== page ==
The Wedge-tailed Eagle is a majestic large eagle native to Australia. They are found throughout the continent, from the tropical Top End to Tasmania, and are regularly spotted by our experienced Wildlife Guides on the 21 day Maximum Wildlife Tour.
Here are 5 Amazing Facts about the Wedge-tailed Eagle Aquila audax.
1. Sibling rivalry can be deadly
When food is limited the larger eagle chick may eat their smaller sibling. A Wedge-tailed Eagle will lay 2 to 3 eggs, with each egg laid two to four days apart. She begins incubation as soon as the first egg is laid, and the babies hatch within a few days of each other. This means that the chick from the first egg will often be larger than younger eggs. The first egg has a higher chance of survival than their younger siblings.
It sounds harsh, but to be a top predator only the strongest will survive.
2. Wedge-tailed Eagles have massive nests
Large bird: very large nest. Wedge-tailed Eagle nests are usually built in the tallest trees, which makes it very important to retain healthy mature forests Australia-wide. Nests are re-used and added to over many years, and can reach 2 metres in diameter and 4 metres deep.
Wedge-tailed eagles are territorial around their nests, but share larger home ranges with other eagles.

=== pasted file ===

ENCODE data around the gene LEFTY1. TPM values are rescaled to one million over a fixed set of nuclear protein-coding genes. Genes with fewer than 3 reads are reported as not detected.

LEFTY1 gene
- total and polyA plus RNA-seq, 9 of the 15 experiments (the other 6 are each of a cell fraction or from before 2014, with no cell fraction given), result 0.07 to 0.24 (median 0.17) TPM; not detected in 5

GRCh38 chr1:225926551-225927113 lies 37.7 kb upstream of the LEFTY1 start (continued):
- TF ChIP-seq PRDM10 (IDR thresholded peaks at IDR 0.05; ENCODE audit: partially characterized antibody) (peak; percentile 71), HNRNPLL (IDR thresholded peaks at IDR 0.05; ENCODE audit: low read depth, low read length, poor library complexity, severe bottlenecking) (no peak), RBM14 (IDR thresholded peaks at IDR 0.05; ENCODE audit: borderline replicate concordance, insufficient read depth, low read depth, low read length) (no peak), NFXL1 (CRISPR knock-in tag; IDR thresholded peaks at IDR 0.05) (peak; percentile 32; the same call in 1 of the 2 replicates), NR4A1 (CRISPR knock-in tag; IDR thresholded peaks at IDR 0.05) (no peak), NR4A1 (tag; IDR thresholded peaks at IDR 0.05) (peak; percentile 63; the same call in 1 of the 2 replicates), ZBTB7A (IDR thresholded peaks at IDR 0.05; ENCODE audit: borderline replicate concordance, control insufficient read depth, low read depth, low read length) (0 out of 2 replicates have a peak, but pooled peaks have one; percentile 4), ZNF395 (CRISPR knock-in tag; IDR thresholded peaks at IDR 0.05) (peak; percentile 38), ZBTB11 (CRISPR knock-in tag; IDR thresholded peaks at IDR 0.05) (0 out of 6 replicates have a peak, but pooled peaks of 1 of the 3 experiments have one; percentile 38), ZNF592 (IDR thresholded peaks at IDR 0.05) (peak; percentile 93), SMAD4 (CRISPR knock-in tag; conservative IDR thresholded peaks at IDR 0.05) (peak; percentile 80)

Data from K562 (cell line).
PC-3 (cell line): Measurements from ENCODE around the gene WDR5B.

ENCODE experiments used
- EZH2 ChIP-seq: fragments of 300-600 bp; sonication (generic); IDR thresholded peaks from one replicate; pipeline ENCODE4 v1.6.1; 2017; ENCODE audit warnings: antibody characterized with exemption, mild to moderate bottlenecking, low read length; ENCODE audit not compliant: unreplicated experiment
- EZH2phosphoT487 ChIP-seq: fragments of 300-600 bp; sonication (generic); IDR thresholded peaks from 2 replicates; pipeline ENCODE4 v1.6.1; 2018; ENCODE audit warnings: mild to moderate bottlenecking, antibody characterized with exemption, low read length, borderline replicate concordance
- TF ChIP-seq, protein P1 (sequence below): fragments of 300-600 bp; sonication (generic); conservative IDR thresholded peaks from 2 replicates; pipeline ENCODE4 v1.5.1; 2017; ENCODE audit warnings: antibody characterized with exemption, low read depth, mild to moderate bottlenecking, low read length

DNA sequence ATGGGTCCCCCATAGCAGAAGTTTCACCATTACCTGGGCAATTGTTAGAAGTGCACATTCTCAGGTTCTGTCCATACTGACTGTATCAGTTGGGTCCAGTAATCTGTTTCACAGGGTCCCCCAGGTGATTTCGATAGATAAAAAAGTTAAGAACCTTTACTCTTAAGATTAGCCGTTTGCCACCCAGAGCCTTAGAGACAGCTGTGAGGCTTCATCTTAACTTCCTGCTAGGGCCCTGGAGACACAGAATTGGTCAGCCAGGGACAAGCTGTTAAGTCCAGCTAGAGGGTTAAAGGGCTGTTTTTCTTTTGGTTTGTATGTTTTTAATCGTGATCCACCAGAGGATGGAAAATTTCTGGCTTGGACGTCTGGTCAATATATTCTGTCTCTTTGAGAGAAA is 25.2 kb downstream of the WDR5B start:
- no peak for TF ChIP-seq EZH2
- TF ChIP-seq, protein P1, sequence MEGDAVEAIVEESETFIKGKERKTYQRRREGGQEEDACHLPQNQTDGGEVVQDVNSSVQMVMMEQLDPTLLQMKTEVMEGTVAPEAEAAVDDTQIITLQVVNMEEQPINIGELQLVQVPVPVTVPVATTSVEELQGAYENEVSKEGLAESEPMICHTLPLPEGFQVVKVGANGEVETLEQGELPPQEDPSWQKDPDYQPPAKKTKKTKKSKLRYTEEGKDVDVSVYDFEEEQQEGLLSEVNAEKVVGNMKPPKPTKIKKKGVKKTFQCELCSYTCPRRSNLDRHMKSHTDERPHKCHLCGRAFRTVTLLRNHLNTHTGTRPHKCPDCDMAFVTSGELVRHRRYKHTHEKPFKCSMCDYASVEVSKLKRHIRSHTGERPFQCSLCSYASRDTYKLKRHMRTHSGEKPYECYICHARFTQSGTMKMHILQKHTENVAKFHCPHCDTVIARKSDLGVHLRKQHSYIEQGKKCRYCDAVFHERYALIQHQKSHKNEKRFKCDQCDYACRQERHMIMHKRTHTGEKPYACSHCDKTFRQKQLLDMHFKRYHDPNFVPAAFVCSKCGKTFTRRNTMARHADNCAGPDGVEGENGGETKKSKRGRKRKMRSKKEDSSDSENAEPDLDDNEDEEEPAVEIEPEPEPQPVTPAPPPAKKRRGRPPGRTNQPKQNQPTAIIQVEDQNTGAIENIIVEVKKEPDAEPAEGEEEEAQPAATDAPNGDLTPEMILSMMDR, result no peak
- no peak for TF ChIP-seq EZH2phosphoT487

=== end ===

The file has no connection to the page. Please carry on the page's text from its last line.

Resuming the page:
3. Their love is eternal
The Australian Wedge-tailed Eagle mates for life. Once they have paired up the Wedge-tailed Eagle will find a large territory and defend it together. They will also share the duties of caring for their chicks and maintaining their nests.
4. One of the world’s largest eagles
Australia’s largest bird of prey is the Wedge-tailed Eagle, and they are one of the world’s largest eagles. They have an average wingspan of 2.3 metres, and occasionally up to 2.8 metres. Females are larger than males and also weigh more than males. Their large size means they can lift very large prey items.
When the Wedge-tailed Eagle is flying in the sky, their distinctive wedge- or triangular-shaped tail helps to identify them.
5. Get darker with age
Young Wedge-tailed Eagles are light brown. As they age their feathers get darker. Very dark, almost black Wedge-tailed Eagles are old adults.
Seeing a Wedge-tailed Eagle is an experience not to be missed. See them in real life on the Maximum Wildlife Tour.
Love raptors (birds of prey)? Learn about some of Australia’s other eagles, hawks and falcons here.
Great eagle photographs by Wildlife Guides Martin Maderthaner, Brett Howell, Janine Duffy and Michael Williams.
NOTES & REFERENCES:
There is so much more to learn about the Wedge-tailed Eagles so visit these sites:
BirdLife Australia fact sheet: https://www.birdlife.org.au/bird-profile/wedge-tailed-eagle
Australian Museum fact sheet: https://australianmuseum.net.au/learn/animals/birds/wedge-tailed-eagle/
Australian government species listing: